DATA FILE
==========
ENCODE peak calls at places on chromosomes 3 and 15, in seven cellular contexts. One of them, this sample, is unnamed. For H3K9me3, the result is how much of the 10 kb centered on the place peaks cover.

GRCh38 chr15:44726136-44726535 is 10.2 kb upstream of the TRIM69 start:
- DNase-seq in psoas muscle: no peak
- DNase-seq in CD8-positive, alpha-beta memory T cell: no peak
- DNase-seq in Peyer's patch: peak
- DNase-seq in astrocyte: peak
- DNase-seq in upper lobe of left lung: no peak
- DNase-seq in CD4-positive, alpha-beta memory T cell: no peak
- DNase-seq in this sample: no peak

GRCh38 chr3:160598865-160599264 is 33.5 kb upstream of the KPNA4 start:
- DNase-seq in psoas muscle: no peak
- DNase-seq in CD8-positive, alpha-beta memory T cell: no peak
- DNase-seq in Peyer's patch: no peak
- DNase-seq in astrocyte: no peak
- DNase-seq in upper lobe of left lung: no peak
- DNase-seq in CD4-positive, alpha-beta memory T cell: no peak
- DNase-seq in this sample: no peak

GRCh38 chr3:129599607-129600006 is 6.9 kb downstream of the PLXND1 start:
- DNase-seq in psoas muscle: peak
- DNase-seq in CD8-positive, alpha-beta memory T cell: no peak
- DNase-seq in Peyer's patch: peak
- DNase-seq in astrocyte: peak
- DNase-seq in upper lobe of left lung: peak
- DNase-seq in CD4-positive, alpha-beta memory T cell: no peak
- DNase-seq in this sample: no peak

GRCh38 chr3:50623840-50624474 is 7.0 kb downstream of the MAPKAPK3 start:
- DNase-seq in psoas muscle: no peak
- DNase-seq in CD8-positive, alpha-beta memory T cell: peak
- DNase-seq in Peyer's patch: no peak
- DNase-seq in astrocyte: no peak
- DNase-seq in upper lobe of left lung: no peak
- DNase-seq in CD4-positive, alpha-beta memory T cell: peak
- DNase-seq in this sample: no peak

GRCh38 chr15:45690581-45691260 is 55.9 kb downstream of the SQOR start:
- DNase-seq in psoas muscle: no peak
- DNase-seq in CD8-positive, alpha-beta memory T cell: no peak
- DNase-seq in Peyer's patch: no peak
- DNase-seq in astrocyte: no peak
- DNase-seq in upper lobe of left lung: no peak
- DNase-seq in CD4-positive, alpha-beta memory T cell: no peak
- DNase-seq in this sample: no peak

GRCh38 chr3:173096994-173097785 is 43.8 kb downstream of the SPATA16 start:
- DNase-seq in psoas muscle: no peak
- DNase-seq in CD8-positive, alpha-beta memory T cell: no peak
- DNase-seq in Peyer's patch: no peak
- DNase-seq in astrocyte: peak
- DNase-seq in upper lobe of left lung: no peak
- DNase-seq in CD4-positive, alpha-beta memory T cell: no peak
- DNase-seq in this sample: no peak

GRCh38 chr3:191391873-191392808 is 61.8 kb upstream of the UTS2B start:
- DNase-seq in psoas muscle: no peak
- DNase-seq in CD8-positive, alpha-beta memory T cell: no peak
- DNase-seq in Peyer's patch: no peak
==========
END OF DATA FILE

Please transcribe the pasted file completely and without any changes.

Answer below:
ENCODE peak calls at places on chromosomes 3 and 15, in seven cellular contexts. One of them, this sample, is unnamed. For H3K9me3, the result is how much of the 10 kb centered on the place peaks cover.

GRCh38 chr15:44726136-44726535 is 10.2 kb upstream of the TRIM69 start:
- DNase-seq in psoas muscle: no peak
- DNase-seq in CD8-positive, alpha-beta memory T cell: no peak
- DNase-seq in Peyer's patch: peak
- DNase-seq in astrocyte: peak
- DNase-seq in upper lobe of left lung: no peak
- DNase-seq in CD4-positive, alpha-beta memory T cell: no peak
- DNase-seq in this sample: no peak

GRCh38 chr3:160598865-160599264 is 33.5 kb upstream of the KPNA4 start:
- DNase-seq in psoas muscle: no peak
- DNase-seq in CD8-positive, alpha-beta memory T cell: no peak
- DNase-seq in Peyer's patch: no peak
- DNase-seq in astrocyte: no peak
- DNase-seq in upper lobe of left lung: no peak
- DNase-seq in CD4-positive, alpha-beta memory T cell: no peak
- DNase-seq in this sample: no peak

GRCh38 chr3:129599607-129600006 is 6.9 kb downstream of the PLXND1 start:
- DNase-seq in psoas muscle: peak
- DNase-seq in CD8-positive, alpha-beta memory T cell: no peak
- DNase-seq in Peyer's patch: peak
- DNase-seq in astrocyte: peak
- DNase-seq in upper lobe of left lung: peak
- DNase-seq in CD4-positive, alpha-beta memory T cell: no peak
- DNase-seq in this sample: no peak

GRCh38 chr3:50623840-50624474 is 7.0 kb downstream of the MAPKAPK3 start:
- DNase-seq in psoas muscle: no peak
- DNase-seq in CD8-positive, alpha-beta memory T cell: peak
- DNase-seq in Peyer's patch: no peak
- DNase-seq in astrocyte: no peak
- DNase-seq in upper lobe of left lung: no peak
- DNase-seq in CD4-positive, alpha-beta memory T cell: peak
- DNase-seq in this sample: no peak

GRCh38 chr15:45690581-45691260 is 55.9 kb downstream of the SQOR start:
- DNase-seq in psoas muscle: no peak
- DNase-seq in CD8-positive, alpha-beta memory T cell: no peak
- DNase-seq in Peyer's patch: no peak
- DNase-seq in astrocyte: no peak
- DNase-seq in upper lobe of left lung: no peak
- DNase-seq in CD4-positive, alpha-beta memory T cell: no peak
- DNase-seq in this sample: no peak

GRCh38 chr3:173096994-173097785 is 43.8 kb downstream of the SPATA16 start:
- DNase-seq in psoas muscle: no peak
- DNase-seq in CD8-positive, alpha-beta memory T cell: no peak
- DNase-seq in Peyer's patch: no peak
- DNase-seq in astrocyte: peak
- DNase-seq in upper lobe of left lung: no peak
- DNase-seq in CD4-positive, alpha-beta memory T cell: no peak
- DNase-seq in this sample: no peak

GRCh38 chr3:191391873-191392808 is 61.8 kb upstream of the UTS2B start:
- DNase-seq in psoas muscle: no peak
- DNase-seq in CD8-positive, alpha-beta memory T cell: no peak
- DNase-seq in Peyer's patch: no peak